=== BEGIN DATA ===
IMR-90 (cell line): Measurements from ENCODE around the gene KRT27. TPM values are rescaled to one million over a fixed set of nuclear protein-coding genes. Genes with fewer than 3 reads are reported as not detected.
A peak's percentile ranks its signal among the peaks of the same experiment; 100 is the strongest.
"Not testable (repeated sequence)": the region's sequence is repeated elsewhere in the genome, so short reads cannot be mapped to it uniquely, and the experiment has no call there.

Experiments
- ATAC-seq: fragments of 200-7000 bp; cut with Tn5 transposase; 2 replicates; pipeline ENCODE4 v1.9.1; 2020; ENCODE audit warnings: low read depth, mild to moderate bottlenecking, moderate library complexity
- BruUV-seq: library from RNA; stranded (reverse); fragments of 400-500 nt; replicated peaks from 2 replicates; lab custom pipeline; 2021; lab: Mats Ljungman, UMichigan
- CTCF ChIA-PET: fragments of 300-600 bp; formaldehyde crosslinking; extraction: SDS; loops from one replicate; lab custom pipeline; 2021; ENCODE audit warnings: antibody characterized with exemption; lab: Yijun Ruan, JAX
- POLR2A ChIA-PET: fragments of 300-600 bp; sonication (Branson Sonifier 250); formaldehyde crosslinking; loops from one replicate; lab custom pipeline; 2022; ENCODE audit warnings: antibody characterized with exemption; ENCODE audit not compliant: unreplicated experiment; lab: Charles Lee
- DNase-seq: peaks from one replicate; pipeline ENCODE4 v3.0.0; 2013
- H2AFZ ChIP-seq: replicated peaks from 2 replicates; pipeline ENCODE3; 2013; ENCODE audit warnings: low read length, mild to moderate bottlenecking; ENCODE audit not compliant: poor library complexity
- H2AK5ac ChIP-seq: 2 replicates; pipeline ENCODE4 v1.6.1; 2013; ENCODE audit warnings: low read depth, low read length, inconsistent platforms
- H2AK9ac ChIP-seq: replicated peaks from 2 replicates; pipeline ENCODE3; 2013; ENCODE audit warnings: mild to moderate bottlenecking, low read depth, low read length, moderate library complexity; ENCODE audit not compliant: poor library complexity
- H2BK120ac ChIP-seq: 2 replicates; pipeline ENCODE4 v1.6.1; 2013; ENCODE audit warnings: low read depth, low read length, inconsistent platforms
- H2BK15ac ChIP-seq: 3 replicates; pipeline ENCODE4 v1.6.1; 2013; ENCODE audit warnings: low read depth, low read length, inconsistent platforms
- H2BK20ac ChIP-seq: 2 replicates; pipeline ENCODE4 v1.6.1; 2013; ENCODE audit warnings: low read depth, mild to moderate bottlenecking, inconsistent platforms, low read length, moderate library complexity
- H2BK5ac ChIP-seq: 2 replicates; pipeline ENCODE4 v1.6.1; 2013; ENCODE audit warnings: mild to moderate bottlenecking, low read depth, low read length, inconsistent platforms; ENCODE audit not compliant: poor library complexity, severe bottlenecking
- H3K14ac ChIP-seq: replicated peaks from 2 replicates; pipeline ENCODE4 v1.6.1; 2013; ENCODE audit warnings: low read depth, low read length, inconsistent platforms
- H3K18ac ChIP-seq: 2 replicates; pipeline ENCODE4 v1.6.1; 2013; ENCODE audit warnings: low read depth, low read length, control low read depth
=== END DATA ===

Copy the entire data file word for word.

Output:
IMR-90 (cell line): Measurements from ENCODE around the gene KRT27. TPM values are rescaled to one million over a fixed set of nuclear protein-coding genes. Genes with fewer than 3 reads are reported as not detected.
A peak's percentile ranks its signal among the peaks of the same experiment; 100 is the strongest.
"Not testable (repeated sequence)": the region's sequence is repeated elsewhere in the genome, so short reads cannot be mapped to it uniquely, and the experiment has no call there.

Experiments
- ATAC-seq: fragments of 200-7000 bp; cut with Tn5 transposase; 2 replicates; pipeline ENCODE4 v1.9.1; 2020; ENCODE audit warnings: low read depth, mild to moderate bottlenecking, moderate library complexity
- BruUV-seq: library from RNA; stranded (reverse); fragments of 400-500 nt; replicated peaks from 2 replicates; lab custom pipeline; 2021; lab: Mats Ljungman, UMichigan
- CTCF ChIA-PET: fragments of 300-600 bp; formaldehyde crosslinking; extraction: SDS; loops from one replicate; lab custom pipeline; 2021; ENCODE audit warnings: antibody characterized with exemption; lab: Yijun Ruan, JAX
- POLR2A ChIA-PET: fragments of 300-600 bp; sonication (Branson Sonifier 250); formaldehyde crosslinking; loops from one replicate; lab custom pipeline; 2022; ENCODE audit warnings: antibody characterized with exemption; ENCODE audit not compliant: unreplicated experiment; lab: Charles Lee
- DNase-seq: peaks from one replicate; pipeline ENCODE4 v3.0.0; 2013
- H2AFZ ChIP-seq: replicated peaks from 2 replicates; pipeline ENCODE3; 2013; ENCODE audit warnings: low read length, mild to moderate bottlenecking; ENCODE audit not compliant: poor library complexity
- H2AK5ac ChIP-seq: 2 replicates; pipeline ENCODE4 v1.6.1; 2013; ENCODE audit warnings: low read depth, low read length, inconsistent platforms
- H2AK9ac ChIP-seq: replicated peaks from 2 replicates; pipeline ENCODE3; 2013; ENCODE audit warnings: mild to moderate bottlenecking, low read depth, low read length, moderate library complexity; ENCODE audit not compliant: poor library complexity
- H2BK120ac ChIP-seq: 2 replicates; pipeline ENCODE4 v1.6.1; 2013; ENCODE audit warnings: low read depth, low read length, inconsistent platforms
- H2BK15ac ChIP-seq: 3 replicates; pipeline ENCODE4 v1.6.1; 2013; ENCODE audit warnings: low read depth, low read length, inconsistent platforms
- H2BK20ac ChIP-seq: 2 replicates; pipeline ENCODE4 v1.6.1; 2013; ENCODE audit warnings: low read depth, mild to moderate bottlenecking, inconsistent platforms, low read length, moderate library complexity
- H2BK5ac ChIP-seq: 2 replicates; pipeline ENCODE4 v1.6.1; 2013; ENCODE audit warnings: mild to moderate bottlenecking, low read depth, low read length, inconsistent platforms; ENCODE audit not compliant: poor library complexity, severe bottlenecking
- H3K14ac ChIP-seq: replicated peaks from 2 replicates; pipeline ENCODE4 v1.6.1; 2013; ENCODE audit warnings: low read depth, low read length, inconsistent platforms
- H3K18ac ChIP-seq: 2 replicates; pipeline ENCODE4 v1.6.1; 2013; ENCODE audit warnings: low read depth, low read length, control low read depth